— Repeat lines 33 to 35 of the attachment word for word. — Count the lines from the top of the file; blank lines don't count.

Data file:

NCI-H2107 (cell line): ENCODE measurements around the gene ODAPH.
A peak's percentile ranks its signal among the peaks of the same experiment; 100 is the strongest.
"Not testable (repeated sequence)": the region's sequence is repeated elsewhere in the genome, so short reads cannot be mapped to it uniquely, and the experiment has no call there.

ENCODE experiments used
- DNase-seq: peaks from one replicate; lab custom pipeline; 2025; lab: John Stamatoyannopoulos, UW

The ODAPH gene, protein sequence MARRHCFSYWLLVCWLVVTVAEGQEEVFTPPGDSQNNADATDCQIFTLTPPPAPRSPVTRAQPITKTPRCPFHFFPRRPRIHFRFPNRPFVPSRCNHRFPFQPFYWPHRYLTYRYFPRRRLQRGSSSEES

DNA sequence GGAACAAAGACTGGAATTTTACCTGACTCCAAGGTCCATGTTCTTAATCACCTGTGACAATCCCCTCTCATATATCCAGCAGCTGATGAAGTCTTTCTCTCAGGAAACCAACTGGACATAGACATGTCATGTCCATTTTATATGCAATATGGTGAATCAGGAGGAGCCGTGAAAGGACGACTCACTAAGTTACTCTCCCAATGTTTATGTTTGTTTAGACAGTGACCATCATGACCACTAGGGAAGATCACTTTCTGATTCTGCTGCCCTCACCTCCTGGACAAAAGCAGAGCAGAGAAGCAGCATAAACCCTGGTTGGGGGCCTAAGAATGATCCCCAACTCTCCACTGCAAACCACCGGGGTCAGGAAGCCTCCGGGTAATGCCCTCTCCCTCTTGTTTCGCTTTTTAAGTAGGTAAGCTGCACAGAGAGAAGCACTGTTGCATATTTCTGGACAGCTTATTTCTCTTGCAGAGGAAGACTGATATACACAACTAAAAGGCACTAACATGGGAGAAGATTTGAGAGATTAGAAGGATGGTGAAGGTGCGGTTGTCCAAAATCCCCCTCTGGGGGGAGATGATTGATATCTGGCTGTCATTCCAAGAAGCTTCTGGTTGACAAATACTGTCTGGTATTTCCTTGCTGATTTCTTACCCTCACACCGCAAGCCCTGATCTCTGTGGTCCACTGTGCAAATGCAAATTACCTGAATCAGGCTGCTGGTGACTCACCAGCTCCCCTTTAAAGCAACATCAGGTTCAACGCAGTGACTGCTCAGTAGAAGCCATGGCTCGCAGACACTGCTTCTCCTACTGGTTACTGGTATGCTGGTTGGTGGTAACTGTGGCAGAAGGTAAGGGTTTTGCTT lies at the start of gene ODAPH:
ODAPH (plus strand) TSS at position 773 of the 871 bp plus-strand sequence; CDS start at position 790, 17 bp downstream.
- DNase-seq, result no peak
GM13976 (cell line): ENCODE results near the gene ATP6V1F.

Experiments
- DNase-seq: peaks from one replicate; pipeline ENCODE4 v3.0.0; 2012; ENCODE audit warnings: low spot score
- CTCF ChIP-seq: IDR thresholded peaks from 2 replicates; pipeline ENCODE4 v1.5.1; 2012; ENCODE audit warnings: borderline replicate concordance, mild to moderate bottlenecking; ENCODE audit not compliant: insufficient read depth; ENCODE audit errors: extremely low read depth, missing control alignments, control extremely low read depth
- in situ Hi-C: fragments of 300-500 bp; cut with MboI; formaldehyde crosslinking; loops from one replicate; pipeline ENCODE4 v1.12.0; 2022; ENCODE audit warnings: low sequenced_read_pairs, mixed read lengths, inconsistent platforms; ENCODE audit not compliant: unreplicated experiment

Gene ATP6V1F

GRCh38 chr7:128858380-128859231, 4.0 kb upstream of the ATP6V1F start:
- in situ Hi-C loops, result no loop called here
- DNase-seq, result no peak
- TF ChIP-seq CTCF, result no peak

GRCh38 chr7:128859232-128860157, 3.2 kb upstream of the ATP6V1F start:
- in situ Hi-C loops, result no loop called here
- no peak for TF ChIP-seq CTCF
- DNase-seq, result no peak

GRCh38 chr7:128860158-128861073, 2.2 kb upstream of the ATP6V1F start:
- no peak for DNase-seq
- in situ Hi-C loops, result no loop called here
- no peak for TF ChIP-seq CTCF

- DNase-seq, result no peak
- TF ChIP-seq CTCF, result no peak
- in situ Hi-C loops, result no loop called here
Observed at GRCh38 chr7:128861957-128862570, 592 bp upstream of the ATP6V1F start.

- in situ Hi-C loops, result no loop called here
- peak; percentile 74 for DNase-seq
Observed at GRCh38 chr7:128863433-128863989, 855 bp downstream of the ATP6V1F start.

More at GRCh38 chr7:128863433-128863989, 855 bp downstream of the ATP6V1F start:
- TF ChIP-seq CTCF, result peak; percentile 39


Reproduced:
- peak; percentile 74 for DNase-seq
Observed at GRCh38 chr7:128863433-128863989, 855 bp downstream of the ATP6V1F start.

More at GRCh38 chr7:128863433-128863989, 855 bp downstream of the ATP6V1F start: